Annika Sorenstam put on a clinic and played for charity at the Magna Golf Club in Aurora. Here, a group of golfers and caddies get a lesson.

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Annika Sorenstam delivers for charity

Ron Albertson / the Hamilton Spectator

CROWD PLEASER. Annika Sorenstam put on a clinic and played for charity yesterday at the Magna Golf Club in Aurora. Here, a group of golfers and caddies get a lesson.

While it would be nice to report that Laura Hildebrandt, 15, of Ancaster beat Annika Sorenstam -- the world's top female golfer -- yesterday in their one-hole match at Magna Golf Club, that wasn't the case.

Sorenstam was at Magna yesterday for the Scotiabank Women's Charity Classic, a one-day event which raised $250,000 for various women's charities.

Part of the festivities saw Sorenstam pitted against teams of four amateur women players and nine of the top-ranked juniors in the province. Each team played a one-hole match against Sorenstam.

Hildebrandt was teamed with media members. To say they weren't good golfers would be charitable.

In fact, when they had to take a shot out of a sand trap, Toronto radio host Erin Davis drew a chuckle from the gallery when she asked in all seriousness if someone would 'swiffer' the sand for her.

Hildebrandt's team bogeyed the hole while Sorenstam made a nice up-and-down from the fringe to save par.

The Grade 10 student at Ancaster High School, who is the fourth- ranked junior in the province, said she wasn't really nervous.

"I was more excited," she said.

Hildebrandt says Canadian Lorie Kane is still her favourite LPGA Tour player but admits she will take away something from her experience with Sorenstam.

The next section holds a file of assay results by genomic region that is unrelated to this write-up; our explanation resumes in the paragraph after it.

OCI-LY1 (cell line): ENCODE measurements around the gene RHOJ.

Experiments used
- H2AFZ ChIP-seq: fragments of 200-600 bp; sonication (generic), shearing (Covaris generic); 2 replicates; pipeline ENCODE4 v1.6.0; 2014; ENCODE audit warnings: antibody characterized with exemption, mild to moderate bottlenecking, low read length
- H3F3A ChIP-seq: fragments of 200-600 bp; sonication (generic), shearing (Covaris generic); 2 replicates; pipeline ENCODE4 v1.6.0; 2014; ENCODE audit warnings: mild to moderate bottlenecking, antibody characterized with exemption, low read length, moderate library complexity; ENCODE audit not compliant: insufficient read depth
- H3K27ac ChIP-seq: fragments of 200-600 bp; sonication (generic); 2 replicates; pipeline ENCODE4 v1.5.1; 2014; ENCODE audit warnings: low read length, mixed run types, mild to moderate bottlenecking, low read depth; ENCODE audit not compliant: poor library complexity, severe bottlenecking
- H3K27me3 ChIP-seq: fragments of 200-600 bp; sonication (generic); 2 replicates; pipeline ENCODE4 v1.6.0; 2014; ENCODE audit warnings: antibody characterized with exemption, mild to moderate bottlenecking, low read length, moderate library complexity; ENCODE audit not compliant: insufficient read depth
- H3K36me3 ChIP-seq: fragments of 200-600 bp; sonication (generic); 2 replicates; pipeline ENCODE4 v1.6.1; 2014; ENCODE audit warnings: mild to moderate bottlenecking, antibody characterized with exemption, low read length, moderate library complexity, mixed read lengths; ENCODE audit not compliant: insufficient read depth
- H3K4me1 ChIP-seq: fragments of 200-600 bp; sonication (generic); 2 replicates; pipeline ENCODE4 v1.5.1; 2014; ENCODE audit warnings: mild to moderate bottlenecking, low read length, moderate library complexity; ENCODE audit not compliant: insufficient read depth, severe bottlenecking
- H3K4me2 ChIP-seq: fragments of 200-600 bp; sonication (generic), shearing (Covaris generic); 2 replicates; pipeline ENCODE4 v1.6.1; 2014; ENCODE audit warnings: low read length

"I want to take away her tempo," Hildebrandt says. "It's very steady and I'm going to work on that."

Sorenstam, who also put on a clinic, was asked how she would feel down the road a few years if the teenagers she played against yesterday suddenly appeared on the LPGA Tour and started to beat her.

"I'll know it's time to retire," she said with a laugh.

Sorenstam did say, however, that Hildebrandt and the other juniors are the future of the game.

"A lot of them are very talented and they have great futures," she said. "I remember going to a clinic when I was a teenager and saw an LPGA player and said I want to play on Tour one day.

"I think this is a responsibility we have to share the experience. They are the next generation and we have to make sure that generation is solid and ready so the growth of the game is there."

She said if she had one message to give the young players, it's that their journey in golf is just beginning, they have a long way to go, and that they should enjoy the journey.

Hildebrandt has a busy summer that includes competing in the Ontario Women's Amateur Championship in St. Catharines and the Ontario Junior Girl's Championship at Willow Valley Golf Club in Mount Hope.

gMcKay@thespec.com

905-526-3242

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